Full-time employment rose by 97,000 last month after falling by 20,100 in September.
So far this week, the Australian dollar has strengthened against the US dollar, gaining 0.08 percent and continuing its three-week rally, raising concerns about a strengthening US dollar. The Aussie dollar appears to be benefiting from recent greenback weakness, losing 0.23 percent against a pack of its major rivals.
The Reserve Bank of Australia recently released its notes saying that members are not yet willing to set negative interest rates and that any further action would involve expanding the bank’s bond-buying program. The notes also said that monetary and fiscal stimulus will be needed over the long term and that cash rates will not be raised for the next three years.
Particular attention was paid to the current low interest rates, which the board believes are affecting exchange rates and asset prices. This could prompt the bank to further reduce the level of interest rates, which currently stand at 0.1 percent. According to Bank Governor Phillip Lowe, if other central banks decide to take their cash rates into negative territory, the RBA would have to comply.
The coronavirus crisis appears to be under control in Australia. However, the state of Victoria recently decided to limit its border due to the increase in cases in South Australia. So far, 27,785 cases and 907 deaths have been reported on the island.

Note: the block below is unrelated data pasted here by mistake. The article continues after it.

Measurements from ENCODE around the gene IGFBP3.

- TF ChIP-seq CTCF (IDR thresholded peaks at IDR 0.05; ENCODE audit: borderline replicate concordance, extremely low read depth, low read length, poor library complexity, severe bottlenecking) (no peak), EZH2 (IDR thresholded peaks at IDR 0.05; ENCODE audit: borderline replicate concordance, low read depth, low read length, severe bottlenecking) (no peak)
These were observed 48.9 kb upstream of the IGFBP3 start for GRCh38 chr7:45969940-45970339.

The Australian Bureau of Statistics reported on Wednesday that the wage price index rose to 1.4 percent (year-on-year) in the third quarter, after 1.8 percent in the previous month. The number was lower than expected, as analysts had predicted it would be 1.5 percent. On a monthly basis, it was 0.1 percent, also below analysts’ expectations of 0.2 percent and lower than the previous month’s reading of 0.2 percent.
Unemployment figures for October were lower than expected. The unemployment rate was 7 percent in October, up from 6.9 percent the previous month, but below analysts’ expectations of 7.2 percent. The change in employment was at 178,800 after a change of 29,500 in the previous month, which also beat analysts’ expectations.
Full-time employment rose by 97,000 last month after falling by 20,100 in September. Similarly, part-time employment rose by 81,800 after falling by 9,400 in September. The participation rate was 65.8 percent, up from 64.8 percent the previous month and beating analysts’ expectations of 64.7 percent.
Tensions with China, Australia’s main trading partner, are also rising. Reserve Bank of Australia Governor Phillip Lowe said in this context that there is a need to maintain strong trade relations with the Asian country. The government is also trying to get closer to Beijing, although not close enough, according to the Chinese. China said Australian officials should “take concrete steps to correct their mistakes”.